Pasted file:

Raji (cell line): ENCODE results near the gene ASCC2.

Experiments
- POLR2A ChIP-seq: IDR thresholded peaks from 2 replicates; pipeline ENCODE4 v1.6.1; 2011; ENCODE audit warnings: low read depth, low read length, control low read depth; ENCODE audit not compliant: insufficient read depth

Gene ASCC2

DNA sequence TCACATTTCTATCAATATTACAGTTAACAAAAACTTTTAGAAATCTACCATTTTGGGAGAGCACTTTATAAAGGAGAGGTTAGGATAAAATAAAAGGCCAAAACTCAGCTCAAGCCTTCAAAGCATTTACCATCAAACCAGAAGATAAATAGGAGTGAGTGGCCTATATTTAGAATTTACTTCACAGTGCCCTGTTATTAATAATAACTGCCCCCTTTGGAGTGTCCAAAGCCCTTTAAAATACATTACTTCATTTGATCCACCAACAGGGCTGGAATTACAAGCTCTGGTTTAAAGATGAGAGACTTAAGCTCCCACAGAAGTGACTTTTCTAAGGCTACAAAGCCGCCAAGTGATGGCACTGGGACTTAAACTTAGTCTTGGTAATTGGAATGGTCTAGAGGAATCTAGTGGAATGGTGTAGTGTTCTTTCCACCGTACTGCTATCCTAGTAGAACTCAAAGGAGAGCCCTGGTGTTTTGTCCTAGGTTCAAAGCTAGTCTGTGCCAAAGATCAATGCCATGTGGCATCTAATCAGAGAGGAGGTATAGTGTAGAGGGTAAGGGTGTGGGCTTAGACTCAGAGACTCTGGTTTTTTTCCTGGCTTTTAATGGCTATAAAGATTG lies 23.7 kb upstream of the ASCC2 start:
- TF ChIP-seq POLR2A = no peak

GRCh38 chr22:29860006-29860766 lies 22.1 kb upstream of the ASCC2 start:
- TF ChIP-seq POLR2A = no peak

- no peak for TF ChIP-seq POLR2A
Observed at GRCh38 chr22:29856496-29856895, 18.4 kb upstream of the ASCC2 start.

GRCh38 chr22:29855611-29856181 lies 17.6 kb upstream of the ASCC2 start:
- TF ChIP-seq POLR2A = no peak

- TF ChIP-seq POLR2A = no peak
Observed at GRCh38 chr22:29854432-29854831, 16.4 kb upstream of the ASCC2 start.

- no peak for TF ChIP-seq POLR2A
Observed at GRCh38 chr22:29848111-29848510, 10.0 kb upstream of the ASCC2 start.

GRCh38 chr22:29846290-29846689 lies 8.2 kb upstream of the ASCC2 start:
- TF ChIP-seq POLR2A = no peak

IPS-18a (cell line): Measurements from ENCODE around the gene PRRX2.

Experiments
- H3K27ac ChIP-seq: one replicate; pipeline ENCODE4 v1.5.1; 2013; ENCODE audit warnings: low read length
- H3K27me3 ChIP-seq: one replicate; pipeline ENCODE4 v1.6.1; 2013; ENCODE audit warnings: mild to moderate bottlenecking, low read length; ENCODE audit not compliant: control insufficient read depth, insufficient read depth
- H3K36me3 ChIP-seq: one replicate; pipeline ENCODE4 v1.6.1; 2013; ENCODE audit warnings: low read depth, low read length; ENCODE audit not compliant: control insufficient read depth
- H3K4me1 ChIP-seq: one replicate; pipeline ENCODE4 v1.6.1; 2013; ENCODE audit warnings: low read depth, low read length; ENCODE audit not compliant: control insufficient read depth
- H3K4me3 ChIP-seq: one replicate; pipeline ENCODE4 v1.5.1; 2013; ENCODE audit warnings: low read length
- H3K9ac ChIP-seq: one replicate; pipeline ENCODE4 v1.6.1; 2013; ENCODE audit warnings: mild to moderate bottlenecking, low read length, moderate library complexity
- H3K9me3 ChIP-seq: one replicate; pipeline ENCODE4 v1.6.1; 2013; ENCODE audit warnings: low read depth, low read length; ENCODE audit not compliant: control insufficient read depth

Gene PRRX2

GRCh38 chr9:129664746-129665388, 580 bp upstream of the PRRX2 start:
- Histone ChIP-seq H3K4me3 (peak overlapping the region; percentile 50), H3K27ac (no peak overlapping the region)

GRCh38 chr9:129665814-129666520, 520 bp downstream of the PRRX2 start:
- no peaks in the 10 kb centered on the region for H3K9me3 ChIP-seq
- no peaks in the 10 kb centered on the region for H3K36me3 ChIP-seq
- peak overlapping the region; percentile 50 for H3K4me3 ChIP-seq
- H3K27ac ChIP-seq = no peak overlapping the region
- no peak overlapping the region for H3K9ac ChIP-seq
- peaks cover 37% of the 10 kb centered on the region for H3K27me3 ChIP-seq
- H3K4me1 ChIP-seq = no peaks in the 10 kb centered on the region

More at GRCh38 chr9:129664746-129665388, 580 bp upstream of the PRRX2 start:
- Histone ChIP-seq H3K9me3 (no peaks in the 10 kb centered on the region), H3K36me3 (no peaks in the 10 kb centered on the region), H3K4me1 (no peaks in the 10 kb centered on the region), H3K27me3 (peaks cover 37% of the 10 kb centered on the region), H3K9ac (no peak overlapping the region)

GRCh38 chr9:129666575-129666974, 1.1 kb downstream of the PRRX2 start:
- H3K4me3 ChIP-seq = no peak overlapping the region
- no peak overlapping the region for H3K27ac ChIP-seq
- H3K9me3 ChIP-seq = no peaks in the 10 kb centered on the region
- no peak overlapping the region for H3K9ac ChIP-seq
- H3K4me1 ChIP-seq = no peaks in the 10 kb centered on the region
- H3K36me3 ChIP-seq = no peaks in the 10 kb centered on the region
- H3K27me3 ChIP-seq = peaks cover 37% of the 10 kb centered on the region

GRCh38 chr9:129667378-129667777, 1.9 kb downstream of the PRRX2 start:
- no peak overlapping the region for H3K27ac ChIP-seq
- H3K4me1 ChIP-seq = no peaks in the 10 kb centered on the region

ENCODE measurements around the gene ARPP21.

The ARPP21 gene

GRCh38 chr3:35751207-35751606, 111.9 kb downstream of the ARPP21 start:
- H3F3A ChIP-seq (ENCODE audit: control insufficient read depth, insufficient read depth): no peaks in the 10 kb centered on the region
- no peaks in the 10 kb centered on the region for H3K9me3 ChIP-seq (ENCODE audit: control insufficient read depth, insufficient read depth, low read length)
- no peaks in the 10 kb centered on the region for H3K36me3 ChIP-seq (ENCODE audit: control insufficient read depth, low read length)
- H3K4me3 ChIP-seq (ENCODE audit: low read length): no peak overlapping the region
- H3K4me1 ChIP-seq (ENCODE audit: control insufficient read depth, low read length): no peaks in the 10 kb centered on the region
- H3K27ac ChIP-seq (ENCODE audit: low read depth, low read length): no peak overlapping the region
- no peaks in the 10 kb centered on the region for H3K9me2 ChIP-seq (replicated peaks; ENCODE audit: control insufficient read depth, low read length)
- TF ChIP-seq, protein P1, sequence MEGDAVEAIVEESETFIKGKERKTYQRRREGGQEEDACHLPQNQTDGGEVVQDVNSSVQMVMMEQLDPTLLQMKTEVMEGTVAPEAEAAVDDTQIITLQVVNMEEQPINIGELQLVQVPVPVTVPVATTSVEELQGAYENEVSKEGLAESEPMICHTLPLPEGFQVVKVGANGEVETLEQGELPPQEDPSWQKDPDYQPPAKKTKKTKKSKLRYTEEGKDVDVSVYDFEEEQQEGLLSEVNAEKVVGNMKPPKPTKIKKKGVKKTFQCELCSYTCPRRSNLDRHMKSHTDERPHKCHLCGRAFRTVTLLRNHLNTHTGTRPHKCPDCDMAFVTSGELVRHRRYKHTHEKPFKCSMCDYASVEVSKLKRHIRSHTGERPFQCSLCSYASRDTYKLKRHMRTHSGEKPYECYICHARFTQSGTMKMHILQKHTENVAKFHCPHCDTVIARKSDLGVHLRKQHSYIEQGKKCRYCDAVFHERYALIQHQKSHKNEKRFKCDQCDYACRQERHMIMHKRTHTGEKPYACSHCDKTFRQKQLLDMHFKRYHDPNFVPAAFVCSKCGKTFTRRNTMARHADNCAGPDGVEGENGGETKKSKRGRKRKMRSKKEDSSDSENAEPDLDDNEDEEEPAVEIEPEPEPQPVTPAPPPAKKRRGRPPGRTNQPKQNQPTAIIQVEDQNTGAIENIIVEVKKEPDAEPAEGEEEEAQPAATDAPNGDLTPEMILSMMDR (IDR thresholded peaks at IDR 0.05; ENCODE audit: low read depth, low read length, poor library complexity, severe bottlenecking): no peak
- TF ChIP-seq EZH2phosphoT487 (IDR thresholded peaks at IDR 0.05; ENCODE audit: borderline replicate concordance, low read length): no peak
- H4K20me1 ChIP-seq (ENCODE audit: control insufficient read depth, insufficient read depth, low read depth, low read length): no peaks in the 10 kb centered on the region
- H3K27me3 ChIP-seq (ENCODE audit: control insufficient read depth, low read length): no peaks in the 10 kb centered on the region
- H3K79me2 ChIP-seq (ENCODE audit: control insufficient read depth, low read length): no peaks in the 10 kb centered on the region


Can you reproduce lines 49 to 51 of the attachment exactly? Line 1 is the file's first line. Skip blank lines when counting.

GRCh38 chr9:129667378-129667777, 1.9 kb downstream of the PRRX2 start:
- no peak overlapping the region for H3K27ac ChIP-seq
- H3K4me1 ChIP-seq = no peaks in the 10 kb centered on the region